'[Arnold Bennett's] superb Old Wives' Tale, wandering from person to person and from scene to scene, is by far the finest 'long novel' that has been written in English and in the English fashion, in this generation.'
--H. G. Wells
First published in 1908, The Old Wives' Tale affirms the integrity of ordinary lives as it tells the story of the Baines sisters--shy, retiring Constance and defiant, romantic Sophia--over the course of nearly half a century. Bennett traces the sisters' lives from childhood in their father's drapery shop in provincial Bursley, England, during the mid-Victorian era, through their married lives, to the modern industrial age, when they are reunited as old women. The setting moves from the Five Towns of Staffordshire to exotic and cosmopolitan Paris, while the action moves from the subdued domestic routine of the Baines household to the siege of Paris during the Franco-Prussian War.
'Like Wordsworth, [Arnold Bennett] has triumphed over the habitual; he has not let it disguise the particle of beauty from him.'--Rebecca West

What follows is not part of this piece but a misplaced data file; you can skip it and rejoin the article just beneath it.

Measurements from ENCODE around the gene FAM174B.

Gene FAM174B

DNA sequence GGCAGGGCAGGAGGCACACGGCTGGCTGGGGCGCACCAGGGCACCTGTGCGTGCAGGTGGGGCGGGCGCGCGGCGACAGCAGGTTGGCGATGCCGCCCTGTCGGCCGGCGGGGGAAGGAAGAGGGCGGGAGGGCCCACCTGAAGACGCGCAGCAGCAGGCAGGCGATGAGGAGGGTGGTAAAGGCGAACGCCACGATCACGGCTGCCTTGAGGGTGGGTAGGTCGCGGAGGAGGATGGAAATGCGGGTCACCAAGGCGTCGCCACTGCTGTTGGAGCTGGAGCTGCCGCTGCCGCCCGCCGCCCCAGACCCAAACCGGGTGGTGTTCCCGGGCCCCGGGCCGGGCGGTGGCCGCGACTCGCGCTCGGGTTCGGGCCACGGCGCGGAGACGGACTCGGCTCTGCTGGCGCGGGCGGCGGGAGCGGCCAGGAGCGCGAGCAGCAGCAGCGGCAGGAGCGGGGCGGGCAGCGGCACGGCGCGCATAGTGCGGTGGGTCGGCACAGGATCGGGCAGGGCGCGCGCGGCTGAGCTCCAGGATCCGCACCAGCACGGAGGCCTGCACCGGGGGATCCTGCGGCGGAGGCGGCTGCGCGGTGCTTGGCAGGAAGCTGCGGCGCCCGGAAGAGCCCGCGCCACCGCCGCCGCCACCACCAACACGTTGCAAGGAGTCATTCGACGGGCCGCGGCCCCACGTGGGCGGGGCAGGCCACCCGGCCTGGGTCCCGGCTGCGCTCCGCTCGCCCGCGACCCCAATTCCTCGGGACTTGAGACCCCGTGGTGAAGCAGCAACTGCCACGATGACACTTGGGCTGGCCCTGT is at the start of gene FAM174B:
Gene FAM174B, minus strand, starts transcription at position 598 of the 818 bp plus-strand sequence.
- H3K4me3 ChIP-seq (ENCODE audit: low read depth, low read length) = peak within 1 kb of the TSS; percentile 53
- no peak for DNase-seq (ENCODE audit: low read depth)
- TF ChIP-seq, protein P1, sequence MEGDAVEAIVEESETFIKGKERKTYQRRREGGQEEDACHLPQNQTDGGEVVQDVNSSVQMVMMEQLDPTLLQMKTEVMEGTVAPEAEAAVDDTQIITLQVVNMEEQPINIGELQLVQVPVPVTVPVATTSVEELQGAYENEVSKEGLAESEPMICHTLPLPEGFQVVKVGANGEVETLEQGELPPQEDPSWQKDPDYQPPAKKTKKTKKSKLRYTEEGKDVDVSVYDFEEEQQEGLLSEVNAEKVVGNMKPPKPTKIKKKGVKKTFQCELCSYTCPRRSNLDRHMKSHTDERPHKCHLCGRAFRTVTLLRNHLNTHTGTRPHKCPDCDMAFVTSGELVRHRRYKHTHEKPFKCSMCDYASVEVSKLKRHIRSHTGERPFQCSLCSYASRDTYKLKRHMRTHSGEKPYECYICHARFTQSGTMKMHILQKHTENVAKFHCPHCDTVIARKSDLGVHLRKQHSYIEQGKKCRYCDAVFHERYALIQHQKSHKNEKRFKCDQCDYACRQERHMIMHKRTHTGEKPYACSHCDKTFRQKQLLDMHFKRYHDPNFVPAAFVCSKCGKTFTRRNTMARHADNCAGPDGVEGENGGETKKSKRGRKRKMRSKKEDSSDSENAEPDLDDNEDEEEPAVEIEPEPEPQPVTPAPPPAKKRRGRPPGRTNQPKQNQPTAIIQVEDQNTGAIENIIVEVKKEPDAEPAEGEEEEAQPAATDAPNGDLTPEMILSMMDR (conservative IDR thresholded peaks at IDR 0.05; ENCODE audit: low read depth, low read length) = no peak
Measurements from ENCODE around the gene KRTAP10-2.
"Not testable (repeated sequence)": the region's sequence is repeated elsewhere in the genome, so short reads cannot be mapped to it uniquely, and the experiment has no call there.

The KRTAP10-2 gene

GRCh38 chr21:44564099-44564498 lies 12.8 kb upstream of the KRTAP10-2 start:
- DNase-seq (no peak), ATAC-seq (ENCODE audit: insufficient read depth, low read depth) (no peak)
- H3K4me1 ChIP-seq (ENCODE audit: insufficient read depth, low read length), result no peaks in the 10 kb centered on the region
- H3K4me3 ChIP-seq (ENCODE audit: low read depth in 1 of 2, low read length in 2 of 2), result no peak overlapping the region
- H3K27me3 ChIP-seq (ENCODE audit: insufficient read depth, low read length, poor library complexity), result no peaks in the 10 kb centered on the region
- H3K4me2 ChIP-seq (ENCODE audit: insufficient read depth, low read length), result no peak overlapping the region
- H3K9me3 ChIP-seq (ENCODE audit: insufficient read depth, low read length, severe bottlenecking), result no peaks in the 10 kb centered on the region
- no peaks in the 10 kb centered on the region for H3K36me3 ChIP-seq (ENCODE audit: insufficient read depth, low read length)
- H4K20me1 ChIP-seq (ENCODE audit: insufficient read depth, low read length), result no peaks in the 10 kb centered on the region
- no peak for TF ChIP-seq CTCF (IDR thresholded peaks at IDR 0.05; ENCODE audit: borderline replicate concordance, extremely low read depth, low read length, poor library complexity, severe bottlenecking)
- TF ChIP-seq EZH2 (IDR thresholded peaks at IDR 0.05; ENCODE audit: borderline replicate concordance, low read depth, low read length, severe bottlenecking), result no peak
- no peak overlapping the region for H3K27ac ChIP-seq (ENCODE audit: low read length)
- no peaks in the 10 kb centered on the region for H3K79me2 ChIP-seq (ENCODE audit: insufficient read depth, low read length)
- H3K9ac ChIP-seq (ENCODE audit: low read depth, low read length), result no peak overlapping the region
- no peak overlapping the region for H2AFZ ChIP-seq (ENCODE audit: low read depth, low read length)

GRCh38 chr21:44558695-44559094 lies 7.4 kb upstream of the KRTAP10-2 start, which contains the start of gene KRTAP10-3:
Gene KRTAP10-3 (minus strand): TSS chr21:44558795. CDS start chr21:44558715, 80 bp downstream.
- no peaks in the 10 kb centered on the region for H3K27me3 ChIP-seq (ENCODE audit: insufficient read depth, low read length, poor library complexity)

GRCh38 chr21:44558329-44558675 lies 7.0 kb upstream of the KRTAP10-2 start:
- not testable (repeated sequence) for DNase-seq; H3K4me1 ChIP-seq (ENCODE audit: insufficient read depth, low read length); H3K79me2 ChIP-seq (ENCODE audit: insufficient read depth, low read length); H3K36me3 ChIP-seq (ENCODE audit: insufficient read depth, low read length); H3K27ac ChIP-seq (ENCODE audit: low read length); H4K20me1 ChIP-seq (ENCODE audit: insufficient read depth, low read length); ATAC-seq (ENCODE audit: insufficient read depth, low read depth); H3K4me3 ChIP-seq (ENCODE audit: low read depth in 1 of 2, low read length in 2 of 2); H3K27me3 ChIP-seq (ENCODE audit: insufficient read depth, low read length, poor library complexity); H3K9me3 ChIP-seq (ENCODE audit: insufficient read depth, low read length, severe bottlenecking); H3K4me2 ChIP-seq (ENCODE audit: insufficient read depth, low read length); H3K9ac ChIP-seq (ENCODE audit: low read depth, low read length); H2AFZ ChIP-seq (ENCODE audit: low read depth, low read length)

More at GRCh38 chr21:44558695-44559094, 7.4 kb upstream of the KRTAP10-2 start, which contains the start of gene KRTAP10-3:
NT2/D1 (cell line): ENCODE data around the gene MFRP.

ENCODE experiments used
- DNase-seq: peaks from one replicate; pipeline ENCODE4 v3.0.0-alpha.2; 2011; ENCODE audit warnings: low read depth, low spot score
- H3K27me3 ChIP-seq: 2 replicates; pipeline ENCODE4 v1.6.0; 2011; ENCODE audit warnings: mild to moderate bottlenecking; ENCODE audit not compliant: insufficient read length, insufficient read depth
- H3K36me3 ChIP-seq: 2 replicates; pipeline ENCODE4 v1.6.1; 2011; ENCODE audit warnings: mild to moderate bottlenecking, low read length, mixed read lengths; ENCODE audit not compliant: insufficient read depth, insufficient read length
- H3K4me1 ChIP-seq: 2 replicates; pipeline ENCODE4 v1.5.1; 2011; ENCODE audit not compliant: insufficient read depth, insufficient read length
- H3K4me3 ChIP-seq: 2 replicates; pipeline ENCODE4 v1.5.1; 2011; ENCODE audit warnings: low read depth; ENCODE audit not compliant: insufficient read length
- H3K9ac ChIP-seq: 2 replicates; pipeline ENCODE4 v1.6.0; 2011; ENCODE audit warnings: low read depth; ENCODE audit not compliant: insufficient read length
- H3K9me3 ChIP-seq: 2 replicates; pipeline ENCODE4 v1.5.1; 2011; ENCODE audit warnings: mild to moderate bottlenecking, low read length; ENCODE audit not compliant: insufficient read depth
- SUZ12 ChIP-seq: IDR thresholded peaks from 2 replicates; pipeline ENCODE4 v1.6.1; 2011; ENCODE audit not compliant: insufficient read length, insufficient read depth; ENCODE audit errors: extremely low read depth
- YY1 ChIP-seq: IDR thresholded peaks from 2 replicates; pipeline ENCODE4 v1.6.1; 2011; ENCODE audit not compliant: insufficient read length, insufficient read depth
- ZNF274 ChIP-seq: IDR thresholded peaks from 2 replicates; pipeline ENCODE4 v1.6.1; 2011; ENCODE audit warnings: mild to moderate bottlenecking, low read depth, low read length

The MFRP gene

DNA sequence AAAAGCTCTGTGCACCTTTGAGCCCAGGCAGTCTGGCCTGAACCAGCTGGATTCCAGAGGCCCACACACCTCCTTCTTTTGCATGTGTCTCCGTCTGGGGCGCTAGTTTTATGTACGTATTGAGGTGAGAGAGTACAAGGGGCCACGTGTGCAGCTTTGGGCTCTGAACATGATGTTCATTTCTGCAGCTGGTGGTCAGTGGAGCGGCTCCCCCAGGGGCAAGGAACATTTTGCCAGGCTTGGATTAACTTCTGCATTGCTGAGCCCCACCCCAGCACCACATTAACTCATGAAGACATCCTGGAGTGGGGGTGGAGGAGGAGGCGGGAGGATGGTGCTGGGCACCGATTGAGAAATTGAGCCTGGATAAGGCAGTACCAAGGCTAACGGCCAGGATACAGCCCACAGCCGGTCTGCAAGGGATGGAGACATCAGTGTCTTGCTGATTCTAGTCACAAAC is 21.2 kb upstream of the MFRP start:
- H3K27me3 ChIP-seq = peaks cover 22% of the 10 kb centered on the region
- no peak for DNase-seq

You might find it hard to imagine that those stout ageing spinsters living quietly in small English towns ever led lives of passion or hardship, that they ever possessed beauty or romantic ideals. In The Old Wives' Tale, Arnold Bennett tells the story of two such old wives, sisters Constance and Sophia, from youth, through marriage, heartbreak, triumphs and disasters, to old age. In doing so, he reveals with careful compassion the intense inner lives that throb beneath every seemingly insignificant exterior.
Contemporary critics — Virginia Woolf in particular — perceived weaknesses in his work. To her and other Bloomsbury authors, Bennett represented the "old guard" in literary terms. His style was traditional rather than modern, which made him an obvious target for those challenging literary conventions. For much of the 20th Century, Bennett's work was tainted by this perception; it was not until the 1990s that a more positive view of his work became widely accepted. The noted English critic John Carey praises him, declaring Bennett to be his "hero" because his writings "represent a systematic dismemberment of the intellectuals' case against the masses".
THE KINDLING OF LOVE
THE MISER'S DAUGHTER
THE SEWING MEETING
ON THE BANK
AT THE PRIORY
END OF A SIMPLE SOUL
'I closed the book at seven in the morning after the shortest sleepless night of my experience ... there I had "Bennett triumphant" without any doubt whatsoever' - Joseph Conrad